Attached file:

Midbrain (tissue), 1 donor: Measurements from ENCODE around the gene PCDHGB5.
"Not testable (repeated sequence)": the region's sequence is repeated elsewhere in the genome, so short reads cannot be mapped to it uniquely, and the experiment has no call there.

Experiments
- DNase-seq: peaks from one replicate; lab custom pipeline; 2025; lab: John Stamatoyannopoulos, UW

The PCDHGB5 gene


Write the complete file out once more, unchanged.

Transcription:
Midbrain (tissue), 1 donor: Measurements from ENCODE around the gene PCDHGB5.
"Not testable (repeated sequence)": the region's sequence is repeated elsewhere in the genome, so short reads cannot be mapped to it uniquely, and the experiment has no call there.

Experiments
- DNase-seq: peaks from one replicate; lab custom pipeline; 2025; lab: John Stamatoyannopoulos, UW

The PCDHGB5 gene